By Elizabeth Xu
For many dog owners with a quick errand to run, it may seem like a no-brainer: Bring the pup along. Whether they’re sticking their head out the window to get a whiff of fresh air, or simply sitting and watching the new sights go by, many dogs love car rides.
Before you buckle up for your next adventure, consider these eight dog car safety mistakes you might be making.
Without any pet restraint laws in place, it might be easy to jump in your vehicle with your dog and drive off. But before you put your seatbelt on, consider what is keeping your dog safe as you drive.
“Pets that have the ability to move about in the vehicle pose a hazard to themselves and a potential distraction to the driver,” says Dr. Stephen Steep, owner of Oxford Veterinary Hospital in Michigan. “It is beneficial if pets are prevented from jumping from the back of the vehicle to the front, but unsecured small pets in the backseat of vehicles have been known to crawl under the front seats and get trapped.”
He recommends using a seatbelt made especially for dogs or a crate that’s secured to the seat.
Keeping your dog secure in your car is the first step, but making sure the seatbelt or crate is installed properly is essential to preventing injuries.
“A pet could suffer an injury from a harness or restraint either by the restraint not being properly fitted to them, the restraint being improperly sized, or restraints not being adequately secured in the vehicle,” says Dr. Sabrina Meldrum with Vetted PetCare in California.
Be sure to read the instructions before securing your dog in the car, no matter how simple the device looks.
As a dog owner, you know that certain foods, like chocolate and sugar-free gum, can be harmful to your pet. If there’s an item in your home that would be harmful to your dog, it can be harmful in the car, too.
Non-food items that people keep in or near their cars, such as cleaning products, air fresheners, engine oil, and antifreeze, can also be toxic to dogs, Meldrum warns. Keep all car maintenance and care products out of reach of your pet.
You might enjoy the company your dog provides when he is right beside you on long car rides, but consider what would happen if an accident occurred.
Even secured dogs are safer in the back of the vehicle than the front, Steep says. “Front seat air bag deployment is not designed to protect small children or pets,” he says.
In Michigan, where Streep is based, a proposed bill might make it illegal for people to drive with a dog on their lap. “I don’t think there is anything inherently wrong with the proposed legislation, but I’m not sure we need legislation when education might better serve the issue,” he says.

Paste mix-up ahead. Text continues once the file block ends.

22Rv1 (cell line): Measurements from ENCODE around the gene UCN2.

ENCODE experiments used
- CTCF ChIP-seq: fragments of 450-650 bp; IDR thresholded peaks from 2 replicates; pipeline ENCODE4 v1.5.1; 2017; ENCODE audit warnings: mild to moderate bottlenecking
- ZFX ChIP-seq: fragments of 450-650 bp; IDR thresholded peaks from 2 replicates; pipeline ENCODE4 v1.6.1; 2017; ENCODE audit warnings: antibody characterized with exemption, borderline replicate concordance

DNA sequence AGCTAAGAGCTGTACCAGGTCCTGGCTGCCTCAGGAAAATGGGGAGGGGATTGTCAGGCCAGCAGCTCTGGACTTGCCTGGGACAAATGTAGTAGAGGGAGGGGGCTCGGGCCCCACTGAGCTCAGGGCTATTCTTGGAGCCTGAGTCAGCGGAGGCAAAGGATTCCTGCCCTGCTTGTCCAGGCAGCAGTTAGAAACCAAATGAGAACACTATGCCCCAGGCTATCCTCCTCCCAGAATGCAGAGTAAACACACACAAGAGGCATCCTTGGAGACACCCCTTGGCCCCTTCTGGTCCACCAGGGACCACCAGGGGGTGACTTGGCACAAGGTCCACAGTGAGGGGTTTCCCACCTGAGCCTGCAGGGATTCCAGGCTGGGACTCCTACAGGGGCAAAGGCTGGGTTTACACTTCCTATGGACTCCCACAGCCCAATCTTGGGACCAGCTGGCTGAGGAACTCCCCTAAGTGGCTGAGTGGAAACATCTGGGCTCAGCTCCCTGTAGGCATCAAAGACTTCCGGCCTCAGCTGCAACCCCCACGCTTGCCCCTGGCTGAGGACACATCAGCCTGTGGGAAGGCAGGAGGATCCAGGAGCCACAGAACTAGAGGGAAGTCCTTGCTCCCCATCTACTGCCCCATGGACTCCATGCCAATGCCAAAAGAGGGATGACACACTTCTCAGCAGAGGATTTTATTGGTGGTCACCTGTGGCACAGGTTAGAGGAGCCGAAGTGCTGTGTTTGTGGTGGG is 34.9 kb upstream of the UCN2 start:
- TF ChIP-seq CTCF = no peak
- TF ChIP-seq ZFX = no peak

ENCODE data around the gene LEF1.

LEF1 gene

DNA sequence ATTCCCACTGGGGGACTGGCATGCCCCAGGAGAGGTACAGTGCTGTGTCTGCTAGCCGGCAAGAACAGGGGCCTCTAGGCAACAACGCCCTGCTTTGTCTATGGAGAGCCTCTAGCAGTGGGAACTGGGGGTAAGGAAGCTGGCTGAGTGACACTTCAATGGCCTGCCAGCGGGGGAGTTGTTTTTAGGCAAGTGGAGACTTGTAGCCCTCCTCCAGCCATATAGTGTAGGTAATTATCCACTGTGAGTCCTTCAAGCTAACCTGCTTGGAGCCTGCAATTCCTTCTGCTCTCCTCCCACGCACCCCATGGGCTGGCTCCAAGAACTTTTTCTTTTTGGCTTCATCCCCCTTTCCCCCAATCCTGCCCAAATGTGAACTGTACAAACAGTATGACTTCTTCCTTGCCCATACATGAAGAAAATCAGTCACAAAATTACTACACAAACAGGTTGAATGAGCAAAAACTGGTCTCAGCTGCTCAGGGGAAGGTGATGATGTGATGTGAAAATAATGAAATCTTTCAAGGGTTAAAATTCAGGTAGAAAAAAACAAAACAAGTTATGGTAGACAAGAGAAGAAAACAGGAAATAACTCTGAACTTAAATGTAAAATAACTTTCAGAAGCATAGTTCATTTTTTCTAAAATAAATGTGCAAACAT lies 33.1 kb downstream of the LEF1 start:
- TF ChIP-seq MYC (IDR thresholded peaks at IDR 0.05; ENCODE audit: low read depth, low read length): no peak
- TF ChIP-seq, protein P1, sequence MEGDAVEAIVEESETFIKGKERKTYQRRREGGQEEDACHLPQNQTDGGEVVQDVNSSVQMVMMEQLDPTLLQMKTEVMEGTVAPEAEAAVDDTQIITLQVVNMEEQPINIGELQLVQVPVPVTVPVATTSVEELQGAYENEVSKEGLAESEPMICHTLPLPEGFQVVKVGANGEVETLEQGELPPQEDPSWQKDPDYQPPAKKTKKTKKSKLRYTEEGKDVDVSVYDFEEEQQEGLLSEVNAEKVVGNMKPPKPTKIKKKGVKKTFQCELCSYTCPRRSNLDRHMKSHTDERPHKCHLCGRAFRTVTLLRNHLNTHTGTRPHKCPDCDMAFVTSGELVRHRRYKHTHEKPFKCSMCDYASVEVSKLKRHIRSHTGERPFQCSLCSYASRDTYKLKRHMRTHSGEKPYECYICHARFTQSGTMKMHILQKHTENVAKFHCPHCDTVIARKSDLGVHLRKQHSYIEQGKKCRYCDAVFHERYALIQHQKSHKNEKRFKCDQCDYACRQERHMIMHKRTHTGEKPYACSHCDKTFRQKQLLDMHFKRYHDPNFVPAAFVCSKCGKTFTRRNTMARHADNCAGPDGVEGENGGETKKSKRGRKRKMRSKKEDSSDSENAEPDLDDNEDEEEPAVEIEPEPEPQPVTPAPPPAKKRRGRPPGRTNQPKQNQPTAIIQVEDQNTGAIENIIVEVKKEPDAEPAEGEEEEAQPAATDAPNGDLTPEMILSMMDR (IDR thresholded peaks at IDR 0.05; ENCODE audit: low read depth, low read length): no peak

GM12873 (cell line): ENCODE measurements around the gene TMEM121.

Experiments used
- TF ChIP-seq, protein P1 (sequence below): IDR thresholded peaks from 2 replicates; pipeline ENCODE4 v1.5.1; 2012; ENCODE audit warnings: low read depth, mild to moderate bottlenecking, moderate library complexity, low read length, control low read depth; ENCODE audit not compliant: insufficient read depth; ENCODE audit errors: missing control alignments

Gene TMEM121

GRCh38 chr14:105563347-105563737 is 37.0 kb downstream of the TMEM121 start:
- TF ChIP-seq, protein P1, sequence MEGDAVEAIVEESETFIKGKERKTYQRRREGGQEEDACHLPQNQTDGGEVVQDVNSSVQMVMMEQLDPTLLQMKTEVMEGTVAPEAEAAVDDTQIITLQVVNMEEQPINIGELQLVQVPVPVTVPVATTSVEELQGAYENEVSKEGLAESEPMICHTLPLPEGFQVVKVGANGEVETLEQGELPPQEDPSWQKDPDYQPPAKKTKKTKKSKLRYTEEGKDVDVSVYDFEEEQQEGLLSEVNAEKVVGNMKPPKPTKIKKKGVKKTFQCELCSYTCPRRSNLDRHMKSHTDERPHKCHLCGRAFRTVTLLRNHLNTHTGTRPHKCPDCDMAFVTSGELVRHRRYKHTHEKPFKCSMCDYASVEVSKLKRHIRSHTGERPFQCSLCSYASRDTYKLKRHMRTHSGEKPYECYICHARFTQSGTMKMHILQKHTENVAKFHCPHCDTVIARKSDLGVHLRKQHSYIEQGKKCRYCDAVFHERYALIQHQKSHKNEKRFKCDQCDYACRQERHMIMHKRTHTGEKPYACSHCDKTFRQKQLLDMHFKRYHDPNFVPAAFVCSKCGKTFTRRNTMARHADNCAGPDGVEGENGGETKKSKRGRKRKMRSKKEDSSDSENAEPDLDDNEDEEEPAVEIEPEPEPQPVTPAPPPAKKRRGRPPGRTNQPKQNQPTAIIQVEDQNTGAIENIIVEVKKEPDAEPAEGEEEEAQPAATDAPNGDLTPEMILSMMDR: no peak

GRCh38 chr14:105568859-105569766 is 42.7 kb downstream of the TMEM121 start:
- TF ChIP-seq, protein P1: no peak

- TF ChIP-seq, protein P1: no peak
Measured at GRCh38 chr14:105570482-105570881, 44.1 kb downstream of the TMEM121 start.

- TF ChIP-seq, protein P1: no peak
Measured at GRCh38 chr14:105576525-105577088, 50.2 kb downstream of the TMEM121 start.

It can be tempting when your dog seems to enjoy it so much, but avoid rolling down the car window to let Fido have a whiff.
“If you were a dog, the breeze and the rush of new scents entering your nostrils would be an absolute delight,” Steep says. “Nevertheless, this is not a good idea. There is serious danger to the face, specifically the eyes, from flying debris.” He recommends rolling down the window a little, but not enough for your pup to stick his head out.
Most dog owners have heard the dangers of leaving a dog in a hot car, but the consequences are real enough that it bears repeating. “Never, ever leave your pets in the vehicle in warm or hot weather,” Streep says. The same goes for cold weather. Hot weather can pose heat stroke risks for pets, while cold temperatures can cause hypothermia and frostbite. Your car can quickly become too hot or too cold, putting your pet at risk of serious health complications and even death.
It might’ve been a common practice many years ago, for both humans and dogs, but letting your dog ride in your truck bed is never a good idea, Meldrum says. And don’t think that securing your dog in a truck bed makes it any safer.
“In the open bed of a truck, even pets secured to the vehicle with a lead or harness of some kind have either attempted to jump or become jarred from their restraints, leading to potentially life-threatening injuries,” she says.
Your dog may not be enthusiastic about a trip to the vet, but even a car ride to somewhere enjoyable like the dog park can cause stress and anxiety in some animals. “Traveling can be stressful to pets,” Steep says. “The noise and motion are unnatural.” He suggests covering the crate or carrier in the car, and talking to your veterinarian if your dog suffers from motion sickness or anxiety.